The plugs were made from these and subsequently the moulds from
Calculations for the composite lay-up strength were performed.
The “mapping”, programming of the engine control unit was finalized in the
winter of 2007, as cold weather was needed for this exercise.
under-cart which had been designed in 2004 was fabricated and fitted to the
The cockpit was connected to the space-frame at the estimated position and
the control system fitted.
A dummy fin and rear fuselage cone was made using the mould for the first
time, which was then fitted to the space-frame.
The elevator control system was fitted.
The engine cowl system was designed and a prototype made and fitted complete
with its actuator system
The need for engine instruments and the lack of space to fit them led to the
application of a glass cockpit instrument system.
The original fuel supply system which consisted of two wing mounted aluminum
tanks of 10 liter each, feeding a newly constructed fuselage mounted header tank
of 1 litre was pressure tested and fitted.
However, there were just too many
pipes which necessitated the design, manufacture and fitment of a new fuselage
mounted fuel tank.
At this stage all components were evaluated for potential
mass reduction and where feasible lightening was implemented.
The next goal was to perform ground run tests with all the systems assembled
as an aircraft, using the dummy fin and elevator, all controls, ancillaries,
fuel lines and wiring installed as when the aircraft is ready to fly.
The drive-train ran well and there were no damaging vibrations in any of the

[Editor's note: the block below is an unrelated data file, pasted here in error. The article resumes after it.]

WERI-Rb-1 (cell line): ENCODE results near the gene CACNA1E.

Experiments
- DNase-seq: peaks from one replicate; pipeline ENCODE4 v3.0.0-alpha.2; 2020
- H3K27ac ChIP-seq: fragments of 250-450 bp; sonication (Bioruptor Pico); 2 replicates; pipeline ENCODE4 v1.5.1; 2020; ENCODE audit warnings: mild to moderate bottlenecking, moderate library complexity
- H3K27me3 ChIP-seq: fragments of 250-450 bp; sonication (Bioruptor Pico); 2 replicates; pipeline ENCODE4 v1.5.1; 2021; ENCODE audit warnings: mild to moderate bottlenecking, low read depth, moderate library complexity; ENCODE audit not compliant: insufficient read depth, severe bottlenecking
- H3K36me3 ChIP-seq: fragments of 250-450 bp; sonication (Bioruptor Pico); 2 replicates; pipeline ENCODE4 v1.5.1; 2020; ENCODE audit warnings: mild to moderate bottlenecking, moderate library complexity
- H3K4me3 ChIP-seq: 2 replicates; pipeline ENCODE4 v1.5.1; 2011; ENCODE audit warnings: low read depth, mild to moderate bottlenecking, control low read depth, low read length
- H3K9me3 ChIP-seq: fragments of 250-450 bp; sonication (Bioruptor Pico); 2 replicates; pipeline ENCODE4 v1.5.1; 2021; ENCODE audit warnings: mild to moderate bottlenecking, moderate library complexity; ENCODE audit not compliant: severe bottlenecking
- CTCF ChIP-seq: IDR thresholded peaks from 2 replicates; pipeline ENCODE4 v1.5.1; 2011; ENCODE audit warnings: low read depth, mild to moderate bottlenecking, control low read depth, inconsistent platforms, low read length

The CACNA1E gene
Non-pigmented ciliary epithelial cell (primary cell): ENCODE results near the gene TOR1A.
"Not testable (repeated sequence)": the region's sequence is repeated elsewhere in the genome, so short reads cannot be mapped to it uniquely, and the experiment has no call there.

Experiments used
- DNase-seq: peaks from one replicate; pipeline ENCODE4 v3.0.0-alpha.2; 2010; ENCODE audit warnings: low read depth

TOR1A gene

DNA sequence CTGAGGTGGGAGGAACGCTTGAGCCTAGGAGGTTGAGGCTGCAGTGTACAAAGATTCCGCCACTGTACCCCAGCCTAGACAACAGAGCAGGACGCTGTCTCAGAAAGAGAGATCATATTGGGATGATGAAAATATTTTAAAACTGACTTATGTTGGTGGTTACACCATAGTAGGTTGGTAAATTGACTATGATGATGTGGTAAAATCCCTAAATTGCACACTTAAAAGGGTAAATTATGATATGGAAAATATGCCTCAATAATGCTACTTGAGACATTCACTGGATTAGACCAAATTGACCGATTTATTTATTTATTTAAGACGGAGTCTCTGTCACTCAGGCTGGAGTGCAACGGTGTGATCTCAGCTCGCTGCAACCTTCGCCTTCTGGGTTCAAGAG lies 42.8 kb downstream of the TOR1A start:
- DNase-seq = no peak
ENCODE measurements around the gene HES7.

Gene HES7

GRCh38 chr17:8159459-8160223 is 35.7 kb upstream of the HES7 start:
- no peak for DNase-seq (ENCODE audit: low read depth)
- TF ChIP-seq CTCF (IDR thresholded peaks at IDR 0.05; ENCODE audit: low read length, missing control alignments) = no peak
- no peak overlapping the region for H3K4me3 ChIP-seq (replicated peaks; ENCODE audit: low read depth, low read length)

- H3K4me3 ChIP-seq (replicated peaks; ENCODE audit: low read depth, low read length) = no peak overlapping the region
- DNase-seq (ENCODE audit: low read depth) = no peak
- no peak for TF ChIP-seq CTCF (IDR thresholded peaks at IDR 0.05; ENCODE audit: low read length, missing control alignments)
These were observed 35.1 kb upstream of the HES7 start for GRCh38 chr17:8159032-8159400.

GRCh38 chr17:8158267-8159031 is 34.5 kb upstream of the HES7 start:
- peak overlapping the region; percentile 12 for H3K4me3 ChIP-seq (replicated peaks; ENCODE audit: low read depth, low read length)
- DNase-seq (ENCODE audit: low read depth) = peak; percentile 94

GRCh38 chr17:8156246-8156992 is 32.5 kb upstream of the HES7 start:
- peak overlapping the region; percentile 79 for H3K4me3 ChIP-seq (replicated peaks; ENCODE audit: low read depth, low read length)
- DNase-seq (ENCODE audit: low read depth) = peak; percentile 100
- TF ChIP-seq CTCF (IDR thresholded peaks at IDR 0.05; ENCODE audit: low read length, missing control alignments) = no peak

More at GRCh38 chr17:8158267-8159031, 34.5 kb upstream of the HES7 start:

The 3500 – 3600 rpm range still had a vibration which made this
rev range unsuitable for continuous operation.
It was decided to have the cooling fan on when the engine was running to
avoid the complexity of a thermostatic switch or the unreliability of a manual
This resulted in a net battery discharge whenever the engine was
The fuel pump originally selected was of a higher flow rating than
required and a more suitable one was acquired which gave the battery a small
positive charge when engine revs were above 4500 rpm.
The aircraft was weighed with estimated masses added where components yet to
be made would be situated.
The results indicated that the mass and balance
were within the parameters envisaged and would not pose any problems.
The engine intake noise was significantly reduced by utilizing long, large
diameter ducting joined to a Donaldson air filter
At this stage it was decided to change the method of connecting the
space-frame to the cockpit.
Originally a 4130 steel tube was to be glassed to
the cockpit structure.
This method was discarded in favor of making a
composite flange to bolt the two assemblies together.
The cockpit was
disconnected and the composite flange made after which the front section of the
space-frame was revised to suit the new connecting method.
Next a flying tail-cone, fin and rudder were manufactured using aircraft
The rear fuselage cone, fin and rudder assembly complete
with tail wheel, control actuators and rudder mass balancing was fitted to the
Pilot-static and total energy probe was fitted to the nose of the
The horizontal stabilizer and elevator were made, and when fitted
enabled the aircraft to undergo taxi testing.
Initial taxi testing indicated the main wheel not being far enough forward of
the center of gravity, causing the aircraft to pitch nose down too easily.
a result the main wheel was moved 160mm forward which optimized ground
Ground vibration tests were performed on the aircraft in January 2009, at the
CSIR (Council for Scientific and Industrial Research) in Pretoria.
Next, the covers were made and fitted.
Originally there would have been
blisters in the covers to accommodate the carburetor on the right side and the
exhaust outlet on the left.
As it subsequently turned out, the injector
throttle body was small enough to enable the engine to be moved over by 50mm
eliminating the need for blisters.
This repositioning of the engine and
realignment of the drive-shaft had a very positive overall effect, inasmuch as